Mr Munro looked disappointed. ‘Oh, I see. I thought …’ He gesticulated at the mound of seeds on his desk. Belinda sighed.
‘It would take too long to explain the seeds, I’m afraid. But I am no gardener.’ The old man nodded and silently slipped a few of the seeds into his pocket.
‘Well, to business, Miss Lawrence.’ He opened a well-worn file. Belinda leaned forward in her chair.
‘You said in your letter that you were handling my late aunt’s
Mr Munro looked at her over the top of his rimless glasses.
‘Yes. I meant great-aunt,’ replied Belinda, feeling as though she were suddenly back in school and had been called to the headmaster’s study to explain a childish misdemeanour. The elderly man flashed her a self-satisfied smile.
‘You will excuse my pedantic manner, but I believe that it is always best to be accurate in every detail, in all areas of human concern.’
Belinda nodded. She was beginning to feel just a little impatient with Mr Munro.
‘How does my aunt’s … my great-aunt’s death affect me, Mr Munro?’
His withered hands caressed the legal documents and he cleared his throat.
‘The late Miss Jane Victoria Lawrence, of Milford in the County of Somerset,’ he intoned, ‘according to her last will and testament has named you as beneficiary to her estate.’
Belinda sat upright in her chair. ‘Estate?’
‘Yes. She has named you as her sole heir and has left you the sum of eighty thousand pounds.’
Belinda dropped her handbag. ‘How much?’
Mr Munro glanced over the top of his glasses again and replied slowly and distinctly as though talking to a hearing impaired person.
‘Eighty thousand pounds.’
Belinda sat back in shock.
‘I don’t know what to say, Mr Munro. I only met my aunt …’ Mr Munro cleared his throat. ‘… great-aunt, I mean. I only met her once and although we sent cards to each other at Christmas, I had no idea that she would leave me such an amount of money.’
Mr Munro transferred his gaze to the papers before him.
‘That is not all she has left you. The title for her cottage and adjoining land in the village of Milford will be transferred into your name.’ Mr Munro removed his glasses and looked across his desk to Belinda. For a moment she thought his eyes revealed a touch of envy and his voice, when next he spoke, a shade resentful. ‘It seems that your aunt was very fond of you, Miss Lawrence.’
‘Great-aunt,’ whispered Belinda automatically, her eyes wide with surprise. Mr Munro coloured, cleared his throat and replaced his spectacles.
‘Er, yes. Quite so.’
‘Mr Munro,’ said Belinda, ‘I thought that perhaps my aunt had left me a piece of jewellery, nothing more. I can’t tell you how surprised I am.’
‘The late Miss Lawrence had no jewellery that I am aware of.’
‘No, I wasn’t expecting any really. Nor was I expecting to inherit the cottage or any money.’
‘Well, be that as it may, Miss Lawrence, you now own the cottage and I will have a cheque for the required amount made out in your name.’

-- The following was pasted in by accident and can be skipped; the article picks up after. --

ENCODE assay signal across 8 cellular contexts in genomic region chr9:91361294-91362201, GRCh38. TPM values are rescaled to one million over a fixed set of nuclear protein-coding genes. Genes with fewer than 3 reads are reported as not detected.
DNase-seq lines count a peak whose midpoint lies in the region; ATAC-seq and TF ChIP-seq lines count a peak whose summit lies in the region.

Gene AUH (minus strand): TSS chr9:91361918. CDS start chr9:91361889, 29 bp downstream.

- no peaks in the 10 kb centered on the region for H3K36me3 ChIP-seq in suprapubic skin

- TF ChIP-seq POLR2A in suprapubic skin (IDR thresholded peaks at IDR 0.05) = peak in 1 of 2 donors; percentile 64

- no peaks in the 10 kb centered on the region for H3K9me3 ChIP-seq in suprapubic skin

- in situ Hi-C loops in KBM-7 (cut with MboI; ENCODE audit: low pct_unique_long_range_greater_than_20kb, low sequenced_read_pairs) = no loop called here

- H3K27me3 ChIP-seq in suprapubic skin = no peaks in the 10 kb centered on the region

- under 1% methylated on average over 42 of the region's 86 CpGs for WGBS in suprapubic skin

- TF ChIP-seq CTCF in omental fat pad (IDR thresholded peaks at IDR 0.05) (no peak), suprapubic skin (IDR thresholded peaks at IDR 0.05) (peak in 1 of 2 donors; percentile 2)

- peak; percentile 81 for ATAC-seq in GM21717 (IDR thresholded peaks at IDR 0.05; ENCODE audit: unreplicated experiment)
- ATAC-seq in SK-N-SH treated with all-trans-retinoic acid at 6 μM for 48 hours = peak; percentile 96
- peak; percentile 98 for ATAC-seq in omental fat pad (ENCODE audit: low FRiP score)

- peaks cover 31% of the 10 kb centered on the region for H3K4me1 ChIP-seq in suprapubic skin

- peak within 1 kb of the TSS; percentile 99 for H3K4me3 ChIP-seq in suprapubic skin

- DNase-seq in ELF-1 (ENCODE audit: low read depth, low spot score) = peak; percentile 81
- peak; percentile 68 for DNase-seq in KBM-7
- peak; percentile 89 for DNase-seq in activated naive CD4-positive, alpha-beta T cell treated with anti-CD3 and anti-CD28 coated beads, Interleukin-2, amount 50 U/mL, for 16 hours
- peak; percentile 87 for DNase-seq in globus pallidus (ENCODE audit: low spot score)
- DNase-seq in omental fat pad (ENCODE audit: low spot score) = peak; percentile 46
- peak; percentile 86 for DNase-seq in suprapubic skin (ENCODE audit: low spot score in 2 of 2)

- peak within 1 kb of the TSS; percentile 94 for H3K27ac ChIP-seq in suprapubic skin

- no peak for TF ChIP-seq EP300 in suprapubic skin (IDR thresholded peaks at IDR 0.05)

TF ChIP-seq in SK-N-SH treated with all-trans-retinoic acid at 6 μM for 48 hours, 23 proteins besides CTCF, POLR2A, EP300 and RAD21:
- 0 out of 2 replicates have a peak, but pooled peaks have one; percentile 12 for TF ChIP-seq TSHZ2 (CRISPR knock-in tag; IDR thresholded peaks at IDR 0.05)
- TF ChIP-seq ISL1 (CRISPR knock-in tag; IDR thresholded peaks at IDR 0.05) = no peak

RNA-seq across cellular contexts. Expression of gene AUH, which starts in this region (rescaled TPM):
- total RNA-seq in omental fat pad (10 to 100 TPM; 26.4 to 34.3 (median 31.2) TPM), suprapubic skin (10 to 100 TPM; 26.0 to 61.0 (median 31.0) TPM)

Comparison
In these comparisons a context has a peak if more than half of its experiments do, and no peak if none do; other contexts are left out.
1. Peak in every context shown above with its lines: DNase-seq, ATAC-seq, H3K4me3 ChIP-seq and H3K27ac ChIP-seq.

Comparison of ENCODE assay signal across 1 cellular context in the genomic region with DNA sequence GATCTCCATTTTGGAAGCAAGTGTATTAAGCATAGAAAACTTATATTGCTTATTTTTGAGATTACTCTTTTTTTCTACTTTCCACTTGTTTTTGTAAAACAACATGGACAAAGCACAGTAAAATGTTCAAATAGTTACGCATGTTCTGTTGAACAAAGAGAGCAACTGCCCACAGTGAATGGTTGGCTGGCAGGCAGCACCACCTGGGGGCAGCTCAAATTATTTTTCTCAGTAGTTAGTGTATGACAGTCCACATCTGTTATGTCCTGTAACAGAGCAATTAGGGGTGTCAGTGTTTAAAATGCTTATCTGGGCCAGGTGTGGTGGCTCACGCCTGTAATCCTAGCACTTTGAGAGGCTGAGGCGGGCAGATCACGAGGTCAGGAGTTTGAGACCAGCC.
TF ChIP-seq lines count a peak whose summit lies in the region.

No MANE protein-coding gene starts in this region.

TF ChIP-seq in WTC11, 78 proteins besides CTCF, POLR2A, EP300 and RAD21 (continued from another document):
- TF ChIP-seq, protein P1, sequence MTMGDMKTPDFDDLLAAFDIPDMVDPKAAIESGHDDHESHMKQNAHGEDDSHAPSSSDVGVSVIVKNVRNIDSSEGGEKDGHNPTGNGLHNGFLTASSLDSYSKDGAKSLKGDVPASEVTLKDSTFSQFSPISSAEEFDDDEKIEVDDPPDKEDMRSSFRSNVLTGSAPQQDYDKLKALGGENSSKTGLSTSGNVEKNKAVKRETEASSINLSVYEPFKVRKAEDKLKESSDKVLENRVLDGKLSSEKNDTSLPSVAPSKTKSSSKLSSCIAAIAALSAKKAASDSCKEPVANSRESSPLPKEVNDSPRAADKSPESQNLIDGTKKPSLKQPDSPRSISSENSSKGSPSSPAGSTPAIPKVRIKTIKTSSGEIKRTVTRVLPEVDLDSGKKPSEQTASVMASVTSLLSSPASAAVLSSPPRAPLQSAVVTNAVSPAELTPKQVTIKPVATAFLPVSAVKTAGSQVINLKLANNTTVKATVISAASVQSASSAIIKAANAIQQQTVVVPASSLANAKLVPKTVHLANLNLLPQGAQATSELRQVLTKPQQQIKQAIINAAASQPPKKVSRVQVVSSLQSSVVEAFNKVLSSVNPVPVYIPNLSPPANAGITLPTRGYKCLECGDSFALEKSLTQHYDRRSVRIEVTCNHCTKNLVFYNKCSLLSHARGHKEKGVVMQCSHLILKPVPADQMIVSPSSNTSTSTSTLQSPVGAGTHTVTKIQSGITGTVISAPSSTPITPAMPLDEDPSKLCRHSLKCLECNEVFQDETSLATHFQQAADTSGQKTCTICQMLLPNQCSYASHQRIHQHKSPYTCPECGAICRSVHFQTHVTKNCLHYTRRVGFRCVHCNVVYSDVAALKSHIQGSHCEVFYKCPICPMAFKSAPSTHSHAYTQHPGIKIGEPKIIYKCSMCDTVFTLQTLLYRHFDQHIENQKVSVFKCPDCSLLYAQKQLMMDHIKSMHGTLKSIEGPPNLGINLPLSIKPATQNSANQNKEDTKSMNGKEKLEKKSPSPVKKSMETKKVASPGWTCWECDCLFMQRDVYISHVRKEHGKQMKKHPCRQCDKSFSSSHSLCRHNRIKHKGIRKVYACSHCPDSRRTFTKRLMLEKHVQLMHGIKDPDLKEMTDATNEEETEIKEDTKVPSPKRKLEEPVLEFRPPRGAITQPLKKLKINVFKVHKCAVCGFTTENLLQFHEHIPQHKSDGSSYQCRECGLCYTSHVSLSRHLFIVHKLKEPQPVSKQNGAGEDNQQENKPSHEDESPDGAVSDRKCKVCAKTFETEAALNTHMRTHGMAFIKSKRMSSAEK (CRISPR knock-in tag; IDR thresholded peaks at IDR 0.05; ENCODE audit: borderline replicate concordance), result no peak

He slid a copy of the will across the desk top, dislodging a few of the marigold seeds, which he hurriedly pocketed. Belinda glanced at the paper.
‘May I visit the cottage?’
‘My dear young lady, as you are now the owner of it, you may do whatever you like. It will take a few days or so to complete all the paperwork and I will require your signature on some documents, but in the meantime …’
‘In the meantime, I would dearly like to visit the cottage,’ said Belinda.
‘That can be arranged. As a matter of fact I am going past the village on my way home. I only come into the office for a few hours each day now. I much prefer to spend my time in my garden. I would be happy if you would accompany me, Miss Lawrence.’
Belinda sank back into the leather seats of the large car as the chauffeur ushered Mr Munro in beside her and then shut the door. The solicitor chatted on about horticultural affairs and various problems he was having with his rhododendrons. Belinda nodded politely from time to time but her attention was taken by the startling news that she now owned property and an inheritance of eighty thousand pounds.
The tiny village stood silently by, as though deserted, when the car purred to a halt outside the cottage. Stepping from the vehicle, Belinda drank in the sight of the old structure. A thrill of excitement overcame her and tears sprang to her eyes.
‘Oh, it’s beautiful.’
Mr Munro swayed to her side. ‘Yes, my dear. And very ancient. This whole village dates back to the thirteenth century.’ He fumbled with a key ring and made a selection. ‘It was a religious community until the dissolution of the monasteries. Later, much later, your cottage was used as a school for young girls.’ He shuffled off to the front gate in the wall. Your cottage.
The words rang in Belinda’s ears. Smiling joyfully she hurried to assist Mr Munro with the recalcitrant gate. The wild garden seemed even more unrestrained as they stepped over the threshold into the property. Mr Munro’s eyes grew wide with disapproval and a frown further creased his already corrugated brow.
‘Dear, dear,’ he muttered, horrified. His own garden resembled a finely structured prototype. ‘You will need to have the garden taken care of, Miss Lawrence, if you plan to sell the property.’ He made a futile attempt at plucking some weeds away from the entrance. Belinda took the keys to open the door. She stepped slowly into the darkened hall and it took a few moments for her eyes to become used to the gloom.